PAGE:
Skip to main content

Bring back classic literature, says peer

neglect of the classics is putting English literature in danger of becoming a "glorified form of media studies", according to veteran educationist Lord Randolph Quirk.

The former British Academy president and English literature professor, is advising the Specialist Schools Trust on plans for secondaries to specialise in humanities subjects from next year.

He hopes new specialist English schools will put greater emphasis on classic novels and poetry in the curriculum.

The 82-year-old told The TES that, though schools should not be "captive to the past", he was concerned that young people were increasingly unable to recognise quotes from literary classics or understand their historical context.

"We are in an alarming downward spiral towards a culture that values only the contemporary," he said.

Lord Quirk said he hoped English specialist schools would take a catholic approach to literature and encourage pupils to study a broader range of authors than they would need purely for GCSE or AS exams.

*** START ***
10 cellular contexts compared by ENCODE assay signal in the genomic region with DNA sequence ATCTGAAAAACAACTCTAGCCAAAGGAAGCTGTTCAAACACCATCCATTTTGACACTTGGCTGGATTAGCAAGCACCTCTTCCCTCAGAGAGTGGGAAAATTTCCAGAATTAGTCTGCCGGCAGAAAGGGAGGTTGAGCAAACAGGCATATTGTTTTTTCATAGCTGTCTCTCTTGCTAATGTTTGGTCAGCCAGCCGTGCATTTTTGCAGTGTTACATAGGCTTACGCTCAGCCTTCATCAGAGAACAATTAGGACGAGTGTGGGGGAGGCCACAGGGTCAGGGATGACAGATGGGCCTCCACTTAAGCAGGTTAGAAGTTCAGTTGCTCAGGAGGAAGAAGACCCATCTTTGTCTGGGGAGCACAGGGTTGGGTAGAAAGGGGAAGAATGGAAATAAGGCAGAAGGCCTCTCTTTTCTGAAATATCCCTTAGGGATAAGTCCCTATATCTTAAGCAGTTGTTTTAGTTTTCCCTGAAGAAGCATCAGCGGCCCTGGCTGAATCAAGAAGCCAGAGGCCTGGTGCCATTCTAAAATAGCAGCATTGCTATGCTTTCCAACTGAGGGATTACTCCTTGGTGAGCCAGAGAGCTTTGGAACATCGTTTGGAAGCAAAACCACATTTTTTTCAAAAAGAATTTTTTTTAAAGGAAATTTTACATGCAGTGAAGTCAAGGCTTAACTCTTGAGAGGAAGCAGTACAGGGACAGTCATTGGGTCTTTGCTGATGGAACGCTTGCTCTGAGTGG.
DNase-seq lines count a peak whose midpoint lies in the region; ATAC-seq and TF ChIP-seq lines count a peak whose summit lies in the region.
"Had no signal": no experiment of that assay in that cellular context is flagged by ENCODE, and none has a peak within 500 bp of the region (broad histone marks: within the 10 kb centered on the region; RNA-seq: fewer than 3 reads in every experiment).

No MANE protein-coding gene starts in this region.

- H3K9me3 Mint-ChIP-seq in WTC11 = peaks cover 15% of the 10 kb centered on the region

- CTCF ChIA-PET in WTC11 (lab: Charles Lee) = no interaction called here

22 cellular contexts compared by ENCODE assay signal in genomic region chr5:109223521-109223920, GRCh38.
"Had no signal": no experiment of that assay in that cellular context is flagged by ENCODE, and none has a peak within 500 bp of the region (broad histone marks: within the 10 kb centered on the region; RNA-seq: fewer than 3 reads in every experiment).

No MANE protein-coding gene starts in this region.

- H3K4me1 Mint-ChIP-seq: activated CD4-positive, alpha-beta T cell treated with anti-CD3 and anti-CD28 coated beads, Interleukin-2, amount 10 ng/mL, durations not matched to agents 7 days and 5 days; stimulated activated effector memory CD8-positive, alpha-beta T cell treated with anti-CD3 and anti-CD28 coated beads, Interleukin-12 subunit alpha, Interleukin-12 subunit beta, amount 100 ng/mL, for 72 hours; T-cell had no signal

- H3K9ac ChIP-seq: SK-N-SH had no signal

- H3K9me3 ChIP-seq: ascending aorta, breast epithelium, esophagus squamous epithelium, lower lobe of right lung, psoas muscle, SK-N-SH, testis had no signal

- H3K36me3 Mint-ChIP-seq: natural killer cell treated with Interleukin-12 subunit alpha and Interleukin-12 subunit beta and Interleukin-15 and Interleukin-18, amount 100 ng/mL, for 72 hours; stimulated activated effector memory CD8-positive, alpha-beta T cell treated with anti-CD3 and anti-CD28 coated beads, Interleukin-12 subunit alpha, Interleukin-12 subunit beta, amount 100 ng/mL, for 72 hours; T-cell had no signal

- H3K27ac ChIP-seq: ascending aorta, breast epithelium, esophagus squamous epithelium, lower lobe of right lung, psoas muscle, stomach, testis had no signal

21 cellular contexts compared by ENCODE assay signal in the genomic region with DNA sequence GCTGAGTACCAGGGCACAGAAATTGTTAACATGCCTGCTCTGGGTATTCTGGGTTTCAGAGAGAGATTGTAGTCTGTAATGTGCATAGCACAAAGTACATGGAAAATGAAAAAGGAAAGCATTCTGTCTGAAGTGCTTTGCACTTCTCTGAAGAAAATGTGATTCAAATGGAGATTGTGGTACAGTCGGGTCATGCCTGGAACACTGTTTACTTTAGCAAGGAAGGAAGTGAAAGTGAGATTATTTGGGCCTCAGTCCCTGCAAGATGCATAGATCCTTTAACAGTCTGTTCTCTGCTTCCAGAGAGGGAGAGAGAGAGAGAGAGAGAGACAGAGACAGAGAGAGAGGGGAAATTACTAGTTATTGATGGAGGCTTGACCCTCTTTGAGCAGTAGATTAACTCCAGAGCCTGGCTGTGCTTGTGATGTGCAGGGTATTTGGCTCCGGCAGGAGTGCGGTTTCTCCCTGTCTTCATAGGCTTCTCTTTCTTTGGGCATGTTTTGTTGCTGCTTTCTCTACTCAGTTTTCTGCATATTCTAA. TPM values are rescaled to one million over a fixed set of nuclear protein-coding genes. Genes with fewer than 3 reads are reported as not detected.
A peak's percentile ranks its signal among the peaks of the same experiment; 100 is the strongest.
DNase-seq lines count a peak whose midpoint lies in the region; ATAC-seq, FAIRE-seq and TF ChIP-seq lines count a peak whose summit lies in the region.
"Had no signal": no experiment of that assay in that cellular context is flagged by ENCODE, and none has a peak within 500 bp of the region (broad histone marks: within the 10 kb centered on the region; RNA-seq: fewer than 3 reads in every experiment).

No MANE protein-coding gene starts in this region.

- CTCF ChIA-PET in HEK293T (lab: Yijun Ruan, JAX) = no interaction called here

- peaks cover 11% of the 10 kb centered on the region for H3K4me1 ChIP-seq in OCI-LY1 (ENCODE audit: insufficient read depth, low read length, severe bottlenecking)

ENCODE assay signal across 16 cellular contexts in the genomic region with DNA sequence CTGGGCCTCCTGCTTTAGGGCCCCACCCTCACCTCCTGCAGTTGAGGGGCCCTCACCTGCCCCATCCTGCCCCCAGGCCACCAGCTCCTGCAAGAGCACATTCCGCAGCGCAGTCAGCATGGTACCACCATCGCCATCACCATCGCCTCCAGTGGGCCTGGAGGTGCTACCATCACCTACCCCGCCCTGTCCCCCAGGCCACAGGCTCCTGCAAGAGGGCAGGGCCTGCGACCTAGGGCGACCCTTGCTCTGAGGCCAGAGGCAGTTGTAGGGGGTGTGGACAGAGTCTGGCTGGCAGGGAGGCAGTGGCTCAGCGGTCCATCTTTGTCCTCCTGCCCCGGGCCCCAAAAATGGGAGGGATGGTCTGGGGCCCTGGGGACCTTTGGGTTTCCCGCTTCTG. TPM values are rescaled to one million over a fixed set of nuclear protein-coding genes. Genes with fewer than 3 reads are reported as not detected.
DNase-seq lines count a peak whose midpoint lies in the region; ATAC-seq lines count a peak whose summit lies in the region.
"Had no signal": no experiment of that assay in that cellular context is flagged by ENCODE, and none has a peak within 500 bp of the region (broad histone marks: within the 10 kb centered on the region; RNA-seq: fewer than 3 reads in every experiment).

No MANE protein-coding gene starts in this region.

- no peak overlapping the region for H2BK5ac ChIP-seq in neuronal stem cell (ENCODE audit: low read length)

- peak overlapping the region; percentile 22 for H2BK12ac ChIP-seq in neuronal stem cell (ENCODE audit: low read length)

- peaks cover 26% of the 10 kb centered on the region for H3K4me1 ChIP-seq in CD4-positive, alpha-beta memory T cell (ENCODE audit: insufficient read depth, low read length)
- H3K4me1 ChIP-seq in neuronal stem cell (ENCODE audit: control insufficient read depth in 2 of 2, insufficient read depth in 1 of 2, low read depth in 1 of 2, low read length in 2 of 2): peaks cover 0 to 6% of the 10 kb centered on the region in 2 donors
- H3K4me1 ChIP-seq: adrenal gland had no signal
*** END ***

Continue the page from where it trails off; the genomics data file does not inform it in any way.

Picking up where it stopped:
He suggested they should read Marlowe, Shakespeare, Jane Austen, Tennyson, George Eliot and George Bernard Shaw while they should also study the Bible and classics in translation.

Secondary schools can apply to specialise in humanities from October, opting for English, history, or geography as a core subject with an accompanying "minor" specialism such as religious education or classical civilisation. The historian Lord Asa Briggs is also advising the trust.

Sir Cyril Taylor, the trust's chairman, said he understood Lord Quirk's concerns and that he hoped English specialists would eventually lead the Qualifications and Curriculum Authority to rethink the English curriculum.

However, Trevor Millum, director of communications for the National Association for the Teaching of English, said classic boooks already had a place in the national curriculum alongside contemporary writing.

Mr Millum also said he was sceptical about the impact of English specialist schools.

Log in or register for FREE to continue reading.

It only takes a moment and you'll get access to more news, plus courses, jobs and teaching resources tailored to you